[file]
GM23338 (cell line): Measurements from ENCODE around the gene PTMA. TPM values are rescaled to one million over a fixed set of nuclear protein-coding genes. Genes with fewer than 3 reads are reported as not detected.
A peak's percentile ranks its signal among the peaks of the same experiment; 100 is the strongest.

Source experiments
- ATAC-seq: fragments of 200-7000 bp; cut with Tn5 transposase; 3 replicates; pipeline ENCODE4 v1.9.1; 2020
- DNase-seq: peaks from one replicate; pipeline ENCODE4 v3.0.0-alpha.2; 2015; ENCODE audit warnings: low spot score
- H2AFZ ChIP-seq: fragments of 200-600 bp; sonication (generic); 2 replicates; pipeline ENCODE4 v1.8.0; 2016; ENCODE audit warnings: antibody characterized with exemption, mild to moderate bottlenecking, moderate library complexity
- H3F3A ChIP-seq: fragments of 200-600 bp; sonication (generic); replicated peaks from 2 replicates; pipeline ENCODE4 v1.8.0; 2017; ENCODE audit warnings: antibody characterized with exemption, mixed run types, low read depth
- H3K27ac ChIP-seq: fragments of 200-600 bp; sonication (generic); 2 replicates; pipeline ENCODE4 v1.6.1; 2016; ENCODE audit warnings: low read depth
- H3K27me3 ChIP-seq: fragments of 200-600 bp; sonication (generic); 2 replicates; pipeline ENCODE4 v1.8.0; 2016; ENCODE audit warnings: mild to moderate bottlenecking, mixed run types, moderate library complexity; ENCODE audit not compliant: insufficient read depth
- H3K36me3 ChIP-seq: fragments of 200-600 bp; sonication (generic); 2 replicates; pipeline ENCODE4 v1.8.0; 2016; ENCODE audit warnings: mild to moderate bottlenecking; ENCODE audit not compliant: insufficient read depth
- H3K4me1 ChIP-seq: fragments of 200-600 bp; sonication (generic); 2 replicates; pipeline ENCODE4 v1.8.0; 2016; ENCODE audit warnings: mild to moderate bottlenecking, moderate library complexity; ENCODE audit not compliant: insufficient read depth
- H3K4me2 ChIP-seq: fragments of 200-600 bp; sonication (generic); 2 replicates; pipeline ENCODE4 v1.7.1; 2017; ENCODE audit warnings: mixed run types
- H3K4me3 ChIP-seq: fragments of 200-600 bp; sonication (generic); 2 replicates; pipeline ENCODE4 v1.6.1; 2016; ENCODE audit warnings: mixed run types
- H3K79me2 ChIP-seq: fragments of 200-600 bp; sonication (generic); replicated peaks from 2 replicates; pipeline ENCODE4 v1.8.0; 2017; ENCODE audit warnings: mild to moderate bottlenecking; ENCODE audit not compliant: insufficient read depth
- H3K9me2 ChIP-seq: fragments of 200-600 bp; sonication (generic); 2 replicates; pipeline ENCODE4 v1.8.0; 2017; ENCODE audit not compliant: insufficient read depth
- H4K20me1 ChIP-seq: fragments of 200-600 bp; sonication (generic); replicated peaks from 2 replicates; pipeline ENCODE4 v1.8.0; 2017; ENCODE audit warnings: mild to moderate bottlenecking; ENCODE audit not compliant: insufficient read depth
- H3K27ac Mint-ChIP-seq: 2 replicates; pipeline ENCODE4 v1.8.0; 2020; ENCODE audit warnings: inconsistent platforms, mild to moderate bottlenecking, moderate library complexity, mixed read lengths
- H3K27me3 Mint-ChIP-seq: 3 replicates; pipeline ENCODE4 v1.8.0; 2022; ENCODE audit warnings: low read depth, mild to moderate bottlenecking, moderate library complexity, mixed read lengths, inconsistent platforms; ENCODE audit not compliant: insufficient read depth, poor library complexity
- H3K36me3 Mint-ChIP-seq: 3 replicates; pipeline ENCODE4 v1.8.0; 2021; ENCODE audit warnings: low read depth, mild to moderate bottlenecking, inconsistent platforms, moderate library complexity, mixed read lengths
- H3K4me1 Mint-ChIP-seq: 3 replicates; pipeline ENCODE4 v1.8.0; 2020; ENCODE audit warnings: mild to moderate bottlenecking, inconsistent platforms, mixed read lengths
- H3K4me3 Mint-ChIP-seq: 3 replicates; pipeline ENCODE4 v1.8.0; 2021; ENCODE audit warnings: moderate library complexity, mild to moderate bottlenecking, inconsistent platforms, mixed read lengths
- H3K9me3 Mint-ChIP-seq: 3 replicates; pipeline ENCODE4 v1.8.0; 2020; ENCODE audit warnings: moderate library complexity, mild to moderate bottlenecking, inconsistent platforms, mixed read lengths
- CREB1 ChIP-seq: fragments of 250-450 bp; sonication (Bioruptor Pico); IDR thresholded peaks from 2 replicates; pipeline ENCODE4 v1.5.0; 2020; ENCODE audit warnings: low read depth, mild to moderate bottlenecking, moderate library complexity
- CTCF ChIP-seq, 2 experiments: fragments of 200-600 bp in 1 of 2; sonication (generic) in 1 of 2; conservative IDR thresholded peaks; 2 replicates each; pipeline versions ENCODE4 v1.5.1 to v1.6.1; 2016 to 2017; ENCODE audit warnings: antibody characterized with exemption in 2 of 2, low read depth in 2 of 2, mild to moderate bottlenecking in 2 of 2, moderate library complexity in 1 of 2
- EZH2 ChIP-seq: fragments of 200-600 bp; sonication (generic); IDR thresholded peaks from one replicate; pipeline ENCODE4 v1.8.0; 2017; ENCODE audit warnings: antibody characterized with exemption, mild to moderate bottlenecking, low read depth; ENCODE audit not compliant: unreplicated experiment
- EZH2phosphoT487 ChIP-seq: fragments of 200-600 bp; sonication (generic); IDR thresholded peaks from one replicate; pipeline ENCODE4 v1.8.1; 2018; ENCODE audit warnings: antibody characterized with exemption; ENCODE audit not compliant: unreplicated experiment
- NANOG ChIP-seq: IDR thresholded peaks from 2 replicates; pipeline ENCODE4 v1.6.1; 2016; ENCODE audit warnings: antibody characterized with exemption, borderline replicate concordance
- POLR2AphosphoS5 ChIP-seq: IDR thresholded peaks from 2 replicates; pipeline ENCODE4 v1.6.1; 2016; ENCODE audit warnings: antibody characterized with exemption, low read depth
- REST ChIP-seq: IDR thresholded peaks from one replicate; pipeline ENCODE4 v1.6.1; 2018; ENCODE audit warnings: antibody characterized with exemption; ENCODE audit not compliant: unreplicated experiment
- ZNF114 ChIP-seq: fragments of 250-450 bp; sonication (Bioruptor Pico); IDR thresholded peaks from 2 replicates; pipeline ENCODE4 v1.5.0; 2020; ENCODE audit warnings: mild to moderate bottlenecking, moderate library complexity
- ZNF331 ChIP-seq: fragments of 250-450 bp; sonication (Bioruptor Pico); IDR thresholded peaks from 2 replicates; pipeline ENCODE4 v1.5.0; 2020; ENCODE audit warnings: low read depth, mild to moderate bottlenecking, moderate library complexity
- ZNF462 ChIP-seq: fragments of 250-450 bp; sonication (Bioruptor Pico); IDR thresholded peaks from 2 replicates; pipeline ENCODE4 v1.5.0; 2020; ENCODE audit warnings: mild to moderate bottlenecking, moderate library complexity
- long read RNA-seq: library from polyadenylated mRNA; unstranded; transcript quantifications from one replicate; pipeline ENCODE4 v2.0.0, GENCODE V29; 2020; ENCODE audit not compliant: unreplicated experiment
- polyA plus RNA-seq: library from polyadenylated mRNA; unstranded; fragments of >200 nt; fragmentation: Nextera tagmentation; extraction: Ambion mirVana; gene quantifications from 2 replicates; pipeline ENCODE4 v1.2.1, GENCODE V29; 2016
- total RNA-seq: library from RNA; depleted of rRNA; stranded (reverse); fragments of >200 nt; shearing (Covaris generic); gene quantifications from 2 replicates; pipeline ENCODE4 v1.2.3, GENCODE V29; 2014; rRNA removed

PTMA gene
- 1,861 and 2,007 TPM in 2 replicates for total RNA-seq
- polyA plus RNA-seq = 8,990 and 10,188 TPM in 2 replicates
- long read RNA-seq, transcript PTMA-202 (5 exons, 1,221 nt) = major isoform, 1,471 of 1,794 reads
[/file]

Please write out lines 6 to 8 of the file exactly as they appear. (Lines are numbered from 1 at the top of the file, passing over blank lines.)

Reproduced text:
- H2AFZ ChIP-seq: fragments of 200-600 bp; sonication (generic); 2 replicates; pipeline ENCODE4 v1.8.0; 2016; ENCODE audit warnings: antibody characterized with exemption, mild to moderate bottlenecking, moderate library complexity
- H3F3A ChIP-seq: fragments of 200-600 bp; sonication (generic); replicated peaks from 2 replicates; pipeline ENCODE4 v1.8.0; 2017; ENCODE audit warnings: antibody characterized with exemption, mixed run types, low read depth
- H3K27ac ChIP-seq: fragments of 200-600 bp; sonication (generic); 2 replicates; pipeline ENCODE4 v1.6.1; 2016; ENCODE audit warnings: low read depth